Over the stable door: Little chance of escape from trenches and trees

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At the moment, I walk out of my backdoor in to something that resembles the Western Front. Lines of deep muddy trenches zigzag across the yard and up the driveway dug out by the builders in order to lay the necessary utilities for the barn conversion next door. Mounds of stones, earth and mud lie next to craterous holes.

The builder explained the work was likely to cause some disruption for a few days so I was prepared. A few days has turned in to a few weeks and no one seems to be in a hurry to return the place to normal.

My electric is turned off at inopportune moments. If we don’t keep resetting the timer on the boiler we have no heating or hot water when we get in from work at night. The delay, I’m told, is due to a problem with locating the gas pipe. The builder’s plans differ from my father’s recollection of where the pipe was originally laid decades ago. Heated discussions have ensued resulting in the workmen digging further holes around the house. Cobble stones and tonnes of dirt which lie beneath them are piled high outside my back door. Negotiating a path to the stable yard is virtually impossible after dark. Trying to avoid stumbling into trenches carrying armfuls of tack or buckets of sheep feed is an art.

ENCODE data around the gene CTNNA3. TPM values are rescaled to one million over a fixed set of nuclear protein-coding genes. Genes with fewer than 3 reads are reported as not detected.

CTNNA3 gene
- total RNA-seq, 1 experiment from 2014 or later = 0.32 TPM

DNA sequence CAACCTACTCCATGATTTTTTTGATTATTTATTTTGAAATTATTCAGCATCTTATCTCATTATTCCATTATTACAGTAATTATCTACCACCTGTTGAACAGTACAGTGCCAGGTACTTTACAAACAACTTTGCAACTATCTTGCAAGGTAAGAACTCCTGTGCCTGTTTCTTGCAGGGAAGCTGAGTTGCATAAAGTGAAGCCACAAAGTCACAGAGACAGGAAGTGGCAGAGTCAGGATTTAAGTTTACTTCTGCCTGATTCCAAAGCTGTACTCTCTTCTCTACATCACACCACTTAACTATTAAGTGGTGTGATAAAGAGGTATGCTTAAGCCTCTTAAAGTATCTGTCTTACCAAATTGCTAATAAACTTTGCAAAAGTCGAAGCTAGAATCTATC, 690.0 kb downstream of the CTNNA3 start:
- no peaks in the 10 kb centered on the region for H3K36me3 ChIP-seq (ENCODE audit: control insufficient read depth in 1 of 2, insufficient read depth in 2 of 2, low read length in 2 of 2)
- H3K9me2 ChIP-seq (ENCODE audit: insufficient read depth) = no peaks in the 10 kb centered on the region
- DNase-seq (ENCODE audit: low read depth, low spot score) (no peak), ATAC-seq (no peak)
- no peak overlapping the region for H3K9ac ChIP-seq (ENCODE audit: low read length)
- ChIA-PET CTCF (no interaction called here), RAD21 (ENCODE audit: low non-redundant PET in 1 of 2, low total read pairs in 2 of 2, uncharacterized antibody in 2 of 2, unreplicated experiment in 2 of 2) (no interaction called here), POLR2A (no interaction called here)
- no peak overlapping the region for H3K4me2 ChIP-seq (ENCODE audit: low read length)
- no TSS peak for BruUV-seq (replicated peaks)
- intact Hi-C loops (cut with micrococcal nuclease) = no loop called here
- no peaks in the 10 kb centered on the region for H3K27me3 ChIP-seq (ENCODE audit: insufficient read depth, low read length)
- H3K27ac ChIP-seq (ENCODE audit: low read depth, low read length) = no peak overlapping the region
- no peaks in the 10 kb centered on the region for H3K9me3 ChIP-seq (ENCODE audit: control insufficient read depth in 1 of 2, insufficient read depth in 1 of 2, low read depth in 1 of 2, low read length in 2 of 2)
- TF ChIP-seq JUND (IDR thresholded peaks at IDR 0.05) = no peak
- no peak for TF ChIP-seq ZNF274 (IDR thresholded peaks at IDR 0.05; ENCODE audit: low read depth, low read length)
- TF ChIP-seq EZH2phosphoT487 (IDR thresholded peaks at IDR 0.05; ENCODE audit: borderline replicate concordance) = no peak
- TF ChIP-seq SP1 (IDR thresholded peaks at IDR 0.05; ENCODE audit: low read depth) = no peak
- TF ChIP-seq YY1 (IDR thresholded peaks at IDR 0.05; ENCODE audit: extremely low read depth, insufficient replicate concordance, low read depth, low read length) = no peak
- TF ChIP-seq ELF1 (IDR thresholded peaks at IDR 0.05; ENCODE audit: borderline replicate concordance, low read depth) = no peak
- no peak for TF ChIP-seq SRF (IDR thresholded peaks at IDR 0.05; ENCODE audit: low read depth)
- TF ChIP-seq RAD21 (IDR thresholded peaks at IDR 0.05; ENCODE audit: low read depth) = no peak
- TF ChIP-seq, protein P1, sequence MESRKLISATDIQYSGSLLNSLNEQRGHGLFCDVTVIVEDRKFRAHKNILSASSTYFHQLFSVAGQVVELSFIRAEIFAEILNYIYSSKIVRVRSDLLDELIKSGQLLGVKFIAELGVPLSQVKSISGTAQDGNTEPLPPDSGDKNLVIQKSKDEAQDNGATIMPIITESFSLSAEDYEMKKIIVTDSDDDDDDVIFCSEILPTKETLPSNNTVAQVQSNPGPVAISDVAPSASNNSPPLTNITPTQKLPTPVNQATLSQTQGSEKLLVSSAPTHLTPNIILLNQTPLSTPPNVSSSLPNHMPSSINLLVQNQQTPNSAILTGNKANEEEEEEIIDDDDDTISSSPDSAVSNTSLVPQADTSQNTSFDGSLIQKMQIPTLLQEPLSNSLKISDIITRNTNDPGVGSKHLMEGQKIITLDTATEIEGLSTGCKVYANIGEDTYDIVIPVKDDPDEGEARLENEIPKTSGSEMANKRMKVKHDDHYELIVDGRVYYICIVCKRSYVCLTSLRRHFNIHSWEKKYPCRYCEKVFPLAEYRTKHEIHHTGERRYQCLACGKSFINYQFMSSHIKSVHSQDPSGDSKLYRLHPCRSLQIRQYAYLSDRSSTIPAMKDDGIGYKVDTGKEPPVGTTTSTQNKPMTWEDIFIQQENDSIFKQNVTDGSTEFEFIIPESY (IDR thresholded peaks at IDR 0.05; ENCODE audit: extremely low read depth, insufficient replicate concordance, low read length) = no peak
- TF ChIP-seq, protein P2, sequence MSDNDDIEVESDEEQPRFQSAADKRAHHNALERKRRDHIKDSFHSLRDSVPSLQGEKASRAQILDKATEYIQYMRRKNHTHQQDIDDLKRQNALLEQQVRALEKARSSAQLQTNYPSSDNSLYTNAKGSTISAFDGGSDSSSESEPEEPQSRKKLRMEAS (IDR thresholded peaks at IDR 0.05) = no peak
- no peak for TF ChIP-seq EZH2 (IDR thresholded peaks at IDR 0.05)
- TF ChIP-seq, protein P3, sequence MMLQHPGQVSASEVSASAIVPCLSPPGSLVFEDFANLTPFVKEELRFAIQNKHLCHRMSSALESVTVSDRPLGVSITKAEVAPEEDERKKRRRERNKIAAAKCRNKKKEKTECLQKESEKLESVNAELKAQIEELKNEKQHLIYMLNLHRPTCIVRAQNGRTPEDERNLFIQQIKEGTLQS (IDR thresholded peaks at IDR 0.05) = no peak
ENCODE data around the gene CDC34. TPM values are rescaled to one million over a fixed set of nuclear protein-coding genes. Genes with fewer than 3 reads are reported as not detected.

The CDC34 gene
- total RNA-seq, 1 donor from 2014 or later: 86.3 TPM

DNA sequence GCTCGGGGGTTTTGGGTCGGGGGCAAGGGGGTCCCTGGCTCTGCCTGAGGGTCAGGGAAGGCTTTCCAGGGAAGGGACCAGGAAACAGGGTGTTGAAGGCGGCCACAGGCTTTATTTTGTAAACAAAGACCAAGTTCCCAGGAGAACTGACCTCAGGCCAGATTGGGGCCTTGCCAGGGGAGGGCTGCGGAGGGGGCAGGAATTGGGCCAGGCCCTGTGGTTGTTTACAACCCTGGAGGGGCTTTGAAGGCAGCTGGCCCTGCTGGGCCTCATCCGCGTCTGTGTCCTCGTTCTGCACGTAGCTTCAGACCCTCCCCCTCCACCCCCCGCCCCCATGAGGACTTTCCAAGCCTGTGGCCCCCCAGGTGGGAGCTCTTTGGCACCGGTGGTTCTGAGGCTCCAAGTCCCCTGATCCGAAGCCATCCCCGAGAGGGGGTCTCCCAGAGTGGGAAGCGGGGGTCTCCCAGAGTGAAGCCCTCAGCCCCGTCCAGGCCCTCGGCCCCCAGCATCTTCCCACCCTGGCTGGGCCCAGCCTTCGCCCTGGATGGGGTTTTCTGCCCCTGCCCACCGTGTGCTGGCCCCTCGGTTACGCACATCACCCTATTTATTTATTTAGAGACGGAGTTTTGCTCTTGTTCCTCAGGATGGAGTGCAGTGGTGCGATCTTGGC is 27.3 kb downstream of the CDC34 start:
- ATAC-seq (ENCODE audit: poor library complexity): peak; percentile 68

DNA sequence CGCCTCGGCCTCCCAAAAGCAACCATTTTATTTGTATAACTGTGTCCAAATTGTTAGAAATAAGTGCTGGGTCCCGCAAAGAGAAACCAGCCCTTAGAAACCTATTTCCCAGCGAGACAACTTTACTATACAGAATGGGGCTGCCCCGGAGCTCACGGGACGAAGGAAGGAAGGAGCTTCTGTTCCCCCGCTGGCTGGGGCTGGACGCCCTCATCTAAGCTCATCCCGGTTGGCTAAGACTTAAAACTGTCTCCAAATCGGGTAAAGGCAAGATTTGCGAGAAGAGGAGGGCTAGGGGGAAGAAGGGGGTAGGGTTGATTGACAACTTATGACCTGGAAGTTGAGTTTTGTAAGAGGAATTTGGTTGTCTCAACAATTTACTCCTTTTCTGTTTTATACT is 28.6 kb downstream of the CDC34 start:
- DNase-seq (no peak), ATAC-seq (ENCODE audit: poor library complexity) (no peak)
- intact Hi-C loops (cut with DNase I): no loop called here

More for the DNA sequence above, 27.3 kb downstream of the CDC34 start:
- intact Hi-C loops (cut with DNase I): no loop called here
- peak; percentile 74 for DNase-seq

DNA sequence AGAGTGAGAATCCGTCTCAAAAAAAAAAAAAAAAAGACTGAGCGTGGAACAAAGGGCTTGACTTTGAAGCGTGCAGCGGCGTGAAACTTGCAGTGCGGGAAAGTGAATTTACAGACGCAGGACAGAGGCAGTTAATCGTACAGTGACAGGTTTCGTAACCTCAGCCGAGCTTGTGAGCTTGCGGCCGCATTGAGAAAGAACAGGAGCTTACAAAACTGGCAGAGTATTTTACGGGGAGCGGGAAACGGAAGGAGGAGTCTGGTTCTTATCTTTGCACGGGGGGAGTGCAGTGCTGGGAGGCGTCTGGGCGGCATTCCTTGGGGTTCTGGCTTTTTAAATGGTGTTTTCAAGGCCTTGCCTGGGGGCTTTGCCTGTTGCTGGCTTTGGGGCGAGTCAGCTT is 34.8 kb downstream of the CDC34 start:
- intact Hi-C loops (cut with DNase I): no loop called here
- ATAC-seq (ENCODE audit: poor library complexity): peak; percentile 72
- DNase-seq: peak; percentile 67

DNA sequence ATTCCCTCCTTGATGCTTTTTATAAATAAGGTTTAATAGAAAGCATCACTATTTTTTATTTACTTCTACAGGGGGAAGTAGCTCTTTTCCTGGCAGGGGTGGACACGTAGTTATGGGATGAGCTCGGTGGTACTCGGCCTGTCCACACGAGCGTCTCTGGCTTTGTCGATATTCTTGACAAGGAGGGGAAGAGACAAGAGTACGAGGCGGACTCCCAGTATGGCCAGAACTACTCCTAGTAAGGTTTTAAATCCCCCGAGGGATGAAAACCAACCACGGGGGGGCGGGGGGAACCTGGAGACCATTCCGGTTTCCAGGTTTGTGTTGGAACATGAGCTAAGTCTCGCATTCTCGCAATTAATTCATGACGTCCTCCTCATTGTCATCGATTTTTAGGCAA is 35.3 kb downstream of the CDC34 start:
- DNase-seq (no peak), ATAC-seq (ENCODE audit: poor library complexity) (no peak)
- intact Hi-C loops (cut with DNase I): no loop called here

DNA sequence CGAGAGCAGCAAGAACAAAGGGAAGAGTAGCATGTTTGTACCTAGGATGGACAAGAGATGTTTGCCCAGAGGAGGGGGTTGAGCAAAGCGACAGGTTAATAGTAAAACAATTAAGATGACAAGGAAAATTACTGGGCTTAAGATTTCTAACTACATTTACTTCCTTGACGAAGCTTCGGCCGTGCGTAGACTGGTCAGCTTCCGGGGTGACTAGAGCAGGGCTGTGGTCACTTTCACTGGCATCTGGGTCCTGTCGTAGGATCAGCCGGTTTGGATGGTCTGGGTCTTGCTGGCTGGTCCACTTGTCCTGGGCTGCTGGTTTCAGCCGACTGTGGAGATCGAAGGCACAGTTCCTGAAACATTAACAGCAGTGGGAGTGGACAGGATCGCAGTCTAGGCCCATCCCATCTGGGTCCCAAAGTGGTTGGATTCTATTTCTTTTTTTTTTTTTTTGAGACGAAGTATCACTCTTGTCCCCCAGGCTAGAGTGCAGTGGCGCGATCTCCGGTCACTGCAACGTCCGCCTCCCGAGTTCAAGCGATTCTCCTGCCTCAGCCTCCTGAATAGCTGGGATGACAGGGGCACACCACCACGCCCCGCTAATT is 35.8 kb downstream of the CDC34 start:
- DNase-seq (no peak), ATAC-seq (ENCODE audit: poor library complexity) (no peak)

Earlier this week I went out to do the late evening stable check with a pile of fresh laundry for the tack room. I tripped over a stack of cobble stones in the darkness. The washing and my face landed in a heap on the concrete, everything I carried was caked in muddy water and blood from a graze on my chin. I understand the work is vital but it really couldn’t have come at a worse time of year.

Lugging arms of washing to and from the tack room is a nightly duty in winter. Nothing dries when it gets cold. We use towels under the horse’s saddle pads to soak up the sweat, their legs are washed and dried thoroughly after exercise to avoid catching mud fever, exercise sheets get soaked in the rain or mud from the gallops. It all makes for one big heap of wet, dirty washing every day. Drying everything is an issue. Overnight frost leaves them solid enough to stand up on their own the next morning. On a murky day, everything out of the farm washer ends up hung above my Aga – not ideal when trying to cook the evening meal. The horse hairs sneak everywhere.

The building work alone probably wouldn’t bother me. The other distraction comes every December when my front garden turns into a home for 1,200 Christmas trees. My mother and brother have run their Quality Christmas Trees business for over 10 years from Brookleigh.

Hordes of people arrive full of festive cheer to choose their tree every day. It is a winter wonderland and creates a lovely atmosphere in the garden but living with it for six weeks outside the living room window grows increasingly tiresome. Call me a grumbling unappreciative woman and you would be right.

I think I have just had enough at the moment. There is no privacy, I cannot escape anywhere to switch off and do my work, the carpets are full of mud and pine needles from people trailing in and out.

Out of every window there is a crush of trees, people, machinery, cars and mud – piles of it. My only haven comes on the hunting field where I can forget it all for a few hours.